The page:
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Chinese FM reaffirms China's position on U.S. arms sales to Taiwan


Chinese Foreign Minister Yang Jiechi (1st R) meets with U.S. Secretary of State Hillary Clinton (1st L) in New York, the United States, Sept. 26, 2011. Yang was in New York to attend the general debate of the 66th session of the General Assembly. (Xinhua/Zhu Wei)

UNITED NATIONS, Sept. 26 (Xinhua) -- Chinese Foreign Minister Yang Jiechi on Monday reaffirmed China's position on the United States' arms sales to Taiwan, urging the U.S. to immediately correct its error by revoking its arms sales decision.

Yang made the remarks when meeting with U.S. Secretary of State Hillary Clinton here on the sidelines of the general debate at the UN General Assembly. Chinese Ambassador to the U.S. Zhang Yesui, Chinese Permanent Representative to the United Nations Li Baodong, Untied States' UN envoy Susan Rice and the U.S. Assistant Secretary of State Esther Brimmer attended the meeting.

Yang said the wrong decision by the U.S. gravely violated the principles of the three Sino-U.S. joint communiques and August 17 Communique, grossly interfered in China's internal affairs and seriously undermined China's security, its endeavor to achieve peaceful reunification and the China-U.S. relations.

"China urged the U.S. to attach great importance to China's solemn position and take it very seriously, correct the mistake of selling weapons to Taiwan by revoking the above-mentioned wrong decision, eliminate its negative influence, stop arms sales to Taiwan and U.S.-Taiwan military contact, and take real actions to uphold the larger interest of China-U.S. relations," Yang said.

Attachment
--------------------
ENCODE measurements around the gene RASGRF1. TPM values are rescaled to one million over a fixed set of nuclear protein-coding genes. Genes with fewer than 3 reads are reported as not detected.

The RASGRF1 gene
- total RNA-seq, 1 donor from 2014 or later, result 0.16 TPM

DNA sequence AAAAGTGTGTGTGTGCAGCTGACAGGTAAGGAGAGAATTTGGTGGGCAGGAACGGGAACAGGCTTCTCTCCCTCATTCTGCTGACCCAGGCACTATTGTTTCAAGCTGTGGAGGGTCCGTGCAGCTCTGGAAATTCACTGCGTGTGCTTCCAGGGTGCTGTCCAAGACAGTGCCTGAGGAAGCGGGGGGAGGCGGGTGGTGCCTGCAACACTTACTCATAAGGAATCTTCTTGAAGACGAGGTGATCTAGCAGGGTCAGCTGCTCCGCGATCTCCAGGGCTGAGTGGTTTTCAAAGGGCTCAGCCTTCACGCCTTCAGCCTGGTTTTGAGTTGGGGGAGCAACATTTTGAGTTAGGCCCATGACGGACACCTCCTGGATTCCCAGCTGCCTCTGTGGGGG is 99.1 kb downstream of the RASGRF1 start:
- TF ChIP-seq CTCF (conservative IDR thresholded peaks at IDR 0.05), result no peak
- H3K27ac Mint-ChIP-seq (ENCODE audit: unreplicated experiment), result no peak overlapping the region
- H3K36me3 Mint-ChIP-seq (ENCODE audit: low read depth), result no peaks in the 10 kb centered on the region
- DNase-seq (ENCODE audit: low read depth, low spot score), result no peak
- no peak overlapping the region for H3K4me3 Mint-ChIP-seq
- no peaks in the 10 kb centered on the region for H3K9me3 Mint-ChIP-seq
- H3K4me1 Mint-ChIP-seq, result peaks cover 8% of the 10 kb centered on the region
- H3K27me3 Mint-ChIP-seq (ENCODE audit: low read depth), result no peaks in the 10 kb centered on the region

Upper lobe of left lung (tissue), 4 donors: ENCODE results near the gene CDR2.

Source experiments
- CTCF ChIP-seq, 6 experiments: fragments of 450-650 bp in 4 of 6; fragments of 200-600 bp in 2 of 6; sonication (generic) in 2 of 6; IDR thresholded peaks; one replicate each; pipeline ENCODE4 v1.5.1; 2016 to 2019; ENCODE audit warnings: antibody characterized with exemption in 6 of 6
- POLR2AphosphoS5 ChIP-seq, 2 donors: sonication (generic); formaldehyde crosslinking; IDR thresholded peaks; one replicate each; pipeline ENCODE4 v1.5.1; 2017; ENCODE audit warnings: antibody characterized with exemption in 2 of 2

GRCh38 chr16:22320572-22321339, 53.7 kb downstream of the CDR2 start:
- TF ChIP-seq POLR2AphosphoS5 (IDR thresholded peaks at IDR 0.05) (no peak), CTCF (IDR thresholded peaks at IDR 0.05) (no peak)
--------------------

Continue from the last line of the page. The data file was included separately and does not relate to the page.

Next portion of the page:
Regardless of China's repeated solemn representation, the U.S. administration announced last Wednesday a new arms package worth 5. 852 billion U.S. dollars to Taiwan, which included the so-called " upgrading" of F-16A/B fighter jets.

Clinton said the U.S. is firmly committed to expanding, deepening and enhancing positive, comprehensive and cooperative relations with China.

The U.S. adheres to one China policy and pays much attention to and seriously treat China's position and concerns about the U.S. arms sale to Taiwan, she said.

"The U.S. welcomes and supports the peaceful development of relations between China's mainland and Taiwan, and will continue to be devoted to promoting peace and stability in the Taiwan Straits," she said. "The U.S. is willing to properly handle the differences between the two countries and avoid disrupting cooperation between the two sides."

They also exchanged views on other issues of China-U.S. relations as well as current international and regional concerns. They both agreed to work together to make a success of the upcoming G20 summit, the Asia-Pacific Economic Cooperation (APEC) informal leaders' meeting and East Asia Summit with a view to promoting world economic recovery and cooperation in the Asia- Pacific and eastern Asian region.

Moreover, the two countries also agreed to strengthen communication and coordination, making due contributions to maintain world peace and promote common development.